STEM is a popular acronym that stands for Science, Technology, Engineering & Mathematics. Currently there are only 28% women in STEM professions in the US and statistics show that 40% of them leave STEM within first 5 years of joining the workforce.
Per 2019 Census Data, there are currently 3.024 Million Women in STEM workforce in the US. But there will be over 9 million more STEM jobs by 2022 which makes it important that we share more resources to retain and grow the number of women in STEM.
One of the reasons women cite for leaving STEM careers is lack of visibility and career growth plans. After interviewing over 150 women in STEM for my podcast and coaching another 100 women I have first handed collected this feedback and frustration this problems creates in this niche and minority community.
Organizations have a long way to go and the recent ESG trends will drive organizations to change faster than before, but while these big ships AKA corporations try to change course, the question is what can we do to change the course of our careers in STEM.
Here are three simple steps you can use to plan and secure your next promotion in STEM.
1. Check your existing performance feedback
Go to the last 3 years of your performance reports, make a summary of your performance growth.
a. Analyze Your Performance Ratings. – 3/5 or 4/5 or 3/4 every organization does this differently but most of them will give some kind of marking or overall rating. Gather them from last 2-3 years and analyze the trend of your performance.
b. Find Top Three Projects – Analyze the top three projects you have delivered on in the last few years. Make sure you pull the exact data on the deliverables and tasks that you did. This is like evidence collection that you can further use to strengthen your application for promotion or a new role.
c. Gather Manager Feedback – Every year your manager probably leaves you a detailed feedback. Analyze this feedback to analyze your strength and weaknesses.
2. Explore The Internal Job Postings
Do your homework and do an in-depth research in the open roles within the organization before planning to ask a promotion. Promotions within the same role may not always be available, so its critical to do your research and find your next role within the organization.
This role should be in the next job band or pay grade level to help you make a lucrative move. Try to find roles that are in your area of expertise or where you think you can bring the most value.
Another way to identify these opportunities is to talk to people who are currently in similar roles and find out what the role entails and what advice they might have for you. Finding relatable role models is the best way to visualize yourself growing in your career too.
The best thing about internal positions is that they offer more flexibility on the skills side and can be easy to mold into because of your existing network within the organization and your familiarity with the company systems.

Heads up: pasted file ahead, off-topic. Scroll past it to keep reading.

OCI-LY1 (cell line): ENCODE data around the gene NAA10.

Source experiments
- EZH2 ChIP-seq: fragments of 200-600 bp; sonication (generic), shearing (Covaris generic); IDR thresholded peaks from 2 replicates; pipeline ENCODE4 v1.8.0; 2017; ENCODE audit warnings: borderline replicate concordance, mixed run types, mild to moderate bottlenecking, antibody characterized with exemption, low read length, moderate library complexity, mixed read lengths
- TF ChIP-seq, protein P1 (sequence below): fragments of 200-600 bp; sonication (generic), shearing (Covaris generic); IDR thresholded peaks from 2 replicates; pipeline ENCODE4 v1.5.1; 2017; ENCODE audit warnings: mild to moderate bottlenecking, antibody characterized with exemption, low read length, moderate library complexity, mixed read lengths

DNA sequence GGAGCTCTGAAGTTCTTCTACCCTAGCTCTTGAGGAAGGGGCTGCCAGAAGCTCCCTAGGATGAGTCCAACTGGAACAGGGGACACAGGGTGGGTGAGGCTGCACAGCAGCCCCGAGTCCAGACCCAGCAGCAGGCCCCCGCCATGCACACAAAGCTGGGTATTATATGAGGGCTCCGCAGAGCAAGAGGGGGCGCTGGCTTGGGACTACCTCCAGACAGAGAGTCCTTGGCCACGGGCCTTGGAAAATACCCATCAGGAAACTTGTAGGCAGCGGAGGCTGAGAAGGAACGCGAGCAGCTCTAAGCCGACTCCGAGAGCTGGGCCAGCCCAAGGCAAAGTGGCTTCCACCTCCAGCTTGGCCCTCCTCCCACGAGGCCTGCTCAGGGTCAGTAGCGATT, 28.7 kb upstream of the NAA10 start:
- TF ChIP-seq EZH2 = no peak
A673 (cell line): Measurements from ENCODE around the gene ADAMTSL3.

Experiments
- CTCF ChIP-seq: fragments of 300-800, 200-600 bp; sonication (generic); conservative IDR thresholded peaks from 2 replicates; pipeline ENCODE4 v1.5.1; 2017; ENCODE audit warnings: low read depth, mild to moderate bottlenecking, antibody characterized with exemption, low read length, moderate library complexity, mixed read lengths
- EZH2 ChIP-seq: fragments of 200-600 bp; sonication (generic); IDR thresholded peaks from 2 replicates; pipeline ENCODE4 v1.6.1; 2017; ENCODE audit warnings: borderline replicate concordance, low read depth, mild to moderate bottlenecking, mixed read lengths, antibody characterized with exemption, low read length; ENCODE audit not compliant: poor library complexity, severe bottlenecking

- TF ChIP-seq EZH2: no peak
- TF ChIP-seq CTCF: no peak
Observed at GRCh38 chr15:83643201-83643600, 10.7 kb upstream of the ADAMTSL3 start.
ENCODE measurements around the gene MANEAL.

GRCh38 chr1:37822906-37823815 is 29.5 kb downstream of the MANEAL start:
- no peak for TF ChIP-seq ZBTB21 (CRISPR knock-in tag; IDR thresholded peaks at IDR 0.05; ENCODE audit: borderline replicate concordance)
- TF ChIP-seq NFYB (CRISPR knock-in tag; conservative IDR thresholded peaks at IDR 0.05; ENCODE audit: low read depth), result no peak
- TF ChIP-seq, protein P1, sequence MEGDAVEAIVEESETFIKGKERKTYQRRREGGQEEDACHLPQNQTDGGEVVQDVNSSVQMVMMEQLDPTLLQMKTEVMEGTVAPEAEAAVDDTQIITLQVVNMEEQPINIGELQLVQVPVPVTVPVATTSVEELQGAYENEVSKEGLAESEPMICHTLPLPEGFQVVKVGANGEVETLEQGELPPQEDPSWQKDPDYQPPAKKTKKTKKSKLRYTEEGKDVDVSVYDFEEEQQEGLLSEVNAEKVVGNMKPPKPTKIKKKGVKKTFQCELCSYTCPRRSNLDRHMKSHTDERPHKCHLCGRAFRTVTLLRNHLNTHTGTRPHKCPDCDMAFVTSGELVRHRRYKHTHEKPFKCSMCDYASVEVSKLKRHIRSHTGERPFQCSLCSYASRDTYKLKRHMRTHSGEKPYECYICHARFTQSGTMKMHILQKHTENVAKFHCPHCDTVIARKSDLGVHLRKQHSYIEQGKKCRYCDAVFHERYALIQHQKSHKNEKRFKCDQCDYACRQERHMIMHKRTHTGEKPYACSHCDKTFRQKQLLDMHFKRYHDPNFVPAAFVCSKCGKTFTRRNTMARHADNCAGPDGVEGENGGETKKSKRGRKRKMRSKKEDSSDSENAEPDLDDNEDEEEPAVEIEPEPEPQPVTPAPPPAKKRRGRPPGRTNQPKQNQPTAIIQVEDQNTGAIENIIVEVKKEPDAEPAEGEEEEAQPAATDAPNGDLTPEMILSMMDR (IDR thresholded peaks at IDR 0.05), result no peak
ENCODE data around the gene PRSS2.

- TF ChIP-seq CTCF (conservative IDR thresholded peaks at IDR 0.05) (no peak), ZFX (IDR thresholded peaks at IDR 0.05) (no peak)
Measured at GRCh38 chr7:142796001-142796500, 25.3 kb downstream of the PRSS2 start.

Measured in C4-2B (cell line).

3. Create A Plan For The Next 3-6 Months
Instead of rushing to application mode or getting frustrated about the delay in promotion, take a more strategic approach to create a detailed plan for the next 3-6 months. Planning for a shorter term with specific steps can help you execute better and accomplish the result you wish to achieve.
Its critical to include the findings from step 1 & 2 into your planning process. The beauty of this approach is that you can copy paste these steps at any stage of your career and these can help you fight workplace biases because you will lead all your attempts from a data driven approach.
To plan the next steps, start by deciding 2-3 non-negotiable items, you can start by using common ones like Location, Salary and Title. This means you will set these three per your goals and won’t change them in the next 3-6 months. These non negotiable items can act as your North Star throughout your career.
Don’t Wait, Act Fast
Once you are equipped with all this amazing data then act, don’t delay, don’t worry too much just take the first step in faith. Set up a call with your manager, share with them the case you have to prove that you are qualified and share with them your ambition. Tell them why this promotion matters to you and how you are committed to growing within the organization and adding value the best way you can.
Bring up the constant performance data to back up your ask and tell them which internal roles you’d be interested in pursuing. Stay open minded during this conversation and get buy-in that they are committed to your professional growth as much as you are.
If they seem on board, then ask them to help you build a career plan, next steps and realistic timelines for securing this promotion. Be clear, concise and passionate about your ask and don’t hesitate from saying your mind.
Finally, if you have a mentor at work, run the same thing with them before presenting to your manager and get their input. This can help you refine your presentation even more.
In conclusion, you are the master of your career and if you take more strategic approach, you will be surprised where you can create new opportunities. Remember as you create space for yourself, you are also creating space for others to follow your path.
Author: Prasha Dutra is the Global Deputy D&I Leader for Prysmian Group, Founder Her STEM Consulting LLC & the host, Her STEM Story Podcast.